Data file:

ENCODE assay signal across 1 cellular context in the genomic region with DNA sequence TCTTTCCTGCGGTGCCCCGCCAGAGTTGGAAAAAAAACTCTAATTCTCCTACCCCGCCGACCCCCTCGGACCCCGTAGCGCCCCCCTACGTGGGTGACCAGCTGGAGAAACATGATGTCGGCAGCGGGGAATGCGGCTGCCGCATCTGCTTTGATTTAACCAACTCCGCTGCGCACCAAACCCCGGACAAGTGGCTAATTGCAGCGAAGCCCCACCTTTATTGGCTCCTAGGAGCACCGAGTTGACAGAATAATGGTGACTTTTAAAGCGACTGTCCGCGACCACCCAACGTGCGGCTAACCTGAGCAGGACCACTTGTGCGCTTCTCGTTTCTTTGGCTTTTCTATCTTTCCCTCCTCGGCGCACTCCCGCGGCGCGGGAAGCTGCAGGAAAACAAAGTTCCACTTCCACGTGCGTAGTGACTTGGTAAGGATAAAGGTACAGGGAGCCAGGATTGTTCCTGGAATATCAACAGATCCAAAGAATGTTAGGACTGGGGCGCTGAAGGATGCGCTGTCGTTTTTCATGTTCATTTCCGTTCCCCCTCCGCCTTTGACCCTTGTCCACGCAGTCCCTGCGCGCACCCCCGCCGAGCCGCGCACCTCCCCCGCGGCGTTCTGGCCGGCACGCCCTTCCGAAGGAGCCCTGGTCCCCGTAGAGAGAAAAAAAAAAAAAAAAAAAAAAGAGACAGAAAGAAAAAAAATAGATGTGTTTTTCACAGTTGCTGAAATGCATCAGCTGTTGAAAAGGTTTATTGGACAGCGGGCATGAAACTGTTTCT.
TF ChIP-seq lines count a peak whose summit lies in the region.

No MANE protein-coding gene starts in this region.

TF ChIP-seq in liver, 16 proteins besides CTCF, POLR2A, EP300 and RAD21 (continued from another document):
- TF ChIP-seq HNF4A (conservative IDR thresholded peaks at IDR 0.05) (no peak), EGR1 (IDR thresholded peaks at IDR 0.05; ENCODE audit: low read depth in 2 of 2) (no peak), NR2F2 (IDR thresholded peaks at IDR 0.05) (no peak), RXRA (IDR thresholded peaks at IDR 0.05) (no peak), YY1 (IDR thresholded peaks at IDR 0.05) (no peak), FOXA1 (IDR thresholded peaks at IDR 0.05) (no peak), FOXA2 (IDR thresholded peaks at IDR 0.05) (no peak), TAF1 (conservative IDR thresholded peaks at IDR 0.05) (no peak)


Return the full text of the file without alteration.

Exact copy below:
ENCODE assay signal across 1 cellular context in the genomic region with DNA sequence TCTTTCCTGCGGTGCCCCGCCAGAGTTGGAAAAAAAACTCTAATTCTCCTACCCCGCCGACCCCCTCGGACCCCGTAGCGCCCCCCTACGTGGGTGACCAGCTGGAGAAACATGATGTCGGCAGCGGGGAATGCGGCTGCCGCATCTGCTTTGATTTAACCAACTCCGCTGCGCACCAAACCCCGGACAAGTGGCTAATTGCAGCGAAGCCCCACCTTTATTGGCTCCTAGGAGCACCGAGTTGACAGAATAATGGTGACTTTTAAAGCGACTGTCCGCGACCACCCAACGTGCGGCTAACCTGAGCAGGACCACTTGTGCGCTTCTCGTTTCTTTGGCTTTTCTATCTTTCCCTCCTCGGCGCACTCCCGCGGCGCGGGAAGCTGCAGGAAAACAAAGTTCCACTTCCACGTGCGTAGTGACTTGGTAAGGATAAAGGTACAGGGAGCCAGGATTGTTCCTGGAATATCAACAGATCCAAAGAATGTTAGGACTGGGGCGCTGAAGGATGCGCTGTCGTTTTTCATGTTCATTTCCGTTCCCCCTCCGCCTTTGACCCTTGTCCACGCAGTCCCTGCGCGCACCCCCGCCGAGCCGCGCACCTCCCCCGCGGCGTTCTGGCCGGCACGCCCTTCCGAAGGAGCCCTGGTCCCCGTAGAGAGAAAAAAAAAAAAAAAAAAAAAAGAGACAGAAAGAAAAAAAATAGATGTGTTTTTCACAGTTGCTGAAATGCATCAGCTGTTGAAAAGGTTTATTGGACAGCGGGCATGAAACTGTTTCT.
TF ChIP-seq lines count a peak whose summit lies in the region.

No MANE protein-coding gene starts in this region.

TF ChIP-seq in liver, 16 proteins besides CTCF, POLR2A, EP300 and RAD21 (continued from another document):
- TF ChIP-seq HNF4A (conservative IDR thresholded peaks at IDR 0.05) (no peak), EGR1 (IDR thresholded peaks at IDR 0.05; ENCODE audit: low read depth in 2 of 2) (no peak), NR2F2 (IDR thresholded peaks at IDR 0.05) (no peak), RXRA (IDR thresholded peaks at IDR 0.05) (no peak), YY1 (IDR thresholded peaks at IDR 0.05) (no peak), FOXA1 (IDR thresholded peaks at IDR 0.05) (no peak), FOXA2 (IDR thresholded peaks at IDR 0.05) (no peak), TAF1 (conservative IDR thresholded peaks at IDR 0.05) (no peak)